Sam Cooper has spent 22 years at Viacom, but her role is shifting as the industry redefines itself. Cooper oversees subscription video-on-demand licensing for the company, scoping out the over-the-top landscape as well-funded new players enter the market. Viacom and CBS closed on their pair-up in December, and the merger caused “a bit of a pivot” for Cooper, as she puts it.
“I kind of doubled down on the types of transactions I love,” she said. “I got a little further away from the pay TV transactions and deals I’ve been working on for 22 years to do something that’s a little more global.”
Cooper is focused on content licensing, seeing which series within CBS, Showtime, Nickelodeon and other ViacomCBS networks would do best on an external streaming service, or if they’d play better in-house. Late in 2019, she worked on a streaming rights deal that saw 23 seasons of Comedy Central’s South Park go to HBO Max, a pact valued at more than $500 million. She also worked out international deals for the animated series on Netflix and Amazon.
“Before, it was separate Paramount, separate CBS, separate Viacom, different people negotiating those,” Cooper said. “Now it’s all one front door.”
ViacomCBS includes MTV, CBS, BET, Nickelodeon, Paramount Network, Paramount’s film library and other entities. Cooper has held an array of posts within Viacom, including senior VP of content distribution and business development at Viacom Media Networks and BET Networks. Prior to coming on board at Viacom, she was in content distribution for Food Network, and ran communications for the Cable & Telecommunications Association for Marketing (CTAM).
The ViacomCBS marriage upended Cooper’s department, with many key figures moving on. “The final few months of the calendar year were stressful for a lot of people,” she said. “We managed the process to make it as humane and transparent as possible.”
The OTT arena is mostly undefined, and Cooper appreciates having a say in the corporate strategy. “How direct-to-consumer strategy evolves is a living, breathing organism at the moment,” she said. “The great thing about working for [president and CEO] Bob Bakish, he loves hearing different voices and different points of view. I believe that, wherever we land in terms of long-term strategy, it will be with a great deal of forethought and discussion.”
Cooper cited a handful of key Viacom figures from the past as mentors in her career, including Judy McGrath, Tom Freston and Nicole Browning. “They helped me understand what it means to love what you do and have a really good time doing it,” she said. “They taught me how to manage teams and inspire people.”
Cooper keeps an open door for younger colleagues with executive ambitions. “I’m so thankful for my mentors early on across in the business in helping me to forge my own path in the industry,” she said. “I am continuously looking to champion the next generation — my door is always open, and I’m a huge advocate in helping young professionals identify and follow their passions.”
There’s a lot to learn from the example Cooper sets, her colleagues say. “Sam brings a level of expertise to her role that is unmatched,” ViacomCBS executive VP, general counsel and secretary Christa D’Alimonte said. “She approaches every negotiation with a deep understanding of what we want to achieve, but also a recognition of what our partners want to achieve — and she appreciates how important it is to drive value for both sides. She’s played a pivotal role in so many of our distribution relationships and deals, including the broader partnership arrangements that Viacom negotiated over the past couple of years.”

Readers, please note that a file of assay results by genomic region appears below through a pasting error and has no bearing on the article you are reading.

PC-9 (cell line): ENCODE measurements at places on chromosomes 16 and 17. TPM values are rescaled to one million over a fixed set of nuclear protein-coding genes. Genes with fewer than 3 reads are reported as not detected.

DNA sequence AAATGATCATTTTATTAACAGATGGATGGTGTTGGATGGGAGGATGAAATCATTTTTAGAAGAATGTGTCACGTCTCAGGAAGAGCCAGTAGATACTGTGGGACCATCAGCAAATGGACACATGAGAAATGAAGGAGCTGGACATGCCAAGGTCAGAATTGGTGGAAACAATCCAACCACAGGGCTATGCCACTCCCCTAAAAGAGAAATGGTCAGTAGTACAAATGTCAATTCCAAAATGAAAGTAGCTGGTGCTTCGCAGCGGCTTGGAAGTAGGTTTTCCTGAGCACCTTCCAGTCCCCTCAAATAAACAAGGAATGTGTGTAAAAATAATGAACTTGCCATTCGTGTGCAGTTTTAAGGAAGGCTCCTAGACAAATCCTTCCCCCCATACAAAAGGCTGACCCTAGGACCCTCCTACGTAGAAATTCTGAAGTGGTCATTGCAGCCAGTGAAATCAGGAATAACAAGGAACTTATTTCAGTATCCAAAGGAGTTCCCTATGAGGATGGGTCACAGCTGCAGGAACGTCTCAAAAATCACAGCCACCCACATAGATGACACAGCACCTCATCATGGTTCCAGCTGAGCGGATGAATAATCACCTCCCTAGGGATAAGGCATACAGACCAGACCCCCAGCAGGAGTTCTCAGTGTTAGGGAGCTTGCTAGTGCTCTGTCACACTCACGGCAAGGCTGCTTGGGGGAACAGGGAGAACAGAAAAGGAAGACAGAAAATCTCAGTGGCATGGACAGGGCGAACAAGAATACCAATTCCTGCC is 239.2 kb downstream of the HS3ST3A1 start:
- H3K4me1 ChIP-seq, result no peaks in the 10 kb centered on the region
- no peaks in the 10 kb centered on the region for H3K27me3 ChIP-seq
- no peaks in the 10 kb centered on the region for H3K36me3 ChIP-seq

The mother of two, Cooper studies her children’s viewing patterns for a glimpse at what the future of television might look like. “If my kids’ screen time is any indication, I think people are consuming orders of magnitude more than they were five years ago,” she said.
That includes individual screen time and co-viewing. Regarding the latter, Cooper mentioned watching documentaries, RuPaul’s Drag Race and The Bachelor with the kids. “I don’t love The Bachelor, my teenager does,” she said. “If she wants to spend time with me, I’ll sit there and watch The Bachelor.”
Vino and Victuals
Watching on her own, Cooper enjoys The Real Housewives, Schitt’s Creek and Fleabag.
She and the family enjoy skiing, and Cooper sees a lot of live music — the Lumineers, Hozier and Mumford & Sons of late — with a group of women who also work in television.
She also loves hosting dinner parties at her Westchester County (New York) home. “Good music, good wine, good lighting,” Cooper said. “Having my favorite people in my home, enjoying themselves, is my very favorite thing in the whole wide world.”
Cooper ventured to Amsterdam in late February to get to know the company’s international team. The number of SVOD clients is rapidly growing. Disney+ and Apple TV+ came to be in November, NBCU’s Peacock and HBO Max arrive this spring.
“There are a lot more relationships to build,” she said, “and a lot more content to talk about. We are hitting the ground running.”
Career Highlights: Launching Logo TV and achieving full distribution in record time (“I am an avid supporter of the LGBTQ+ community, so I loved being a part of the team that helped launch Logo back in 2005”).
Navigating carriage negotiations year-round. (“While I am always relieved when we reach an agreement, I am also proud of how I handled each of them.”)
Having a front row seat to countless cultural happenings, whether it was attending the Kids’ Choice Awards to see Katy Perry get slimed, watching Beyoncé announce her pregnancy at the VMAs or seeing a taping of The Daily Show with Trevor Noah.
Quotable: “What assets should we license to a third party and what assets should we keep in house? It’s all part of an evolving strategy and it’s really fun to be at the front line of it and have a voice at the table.”
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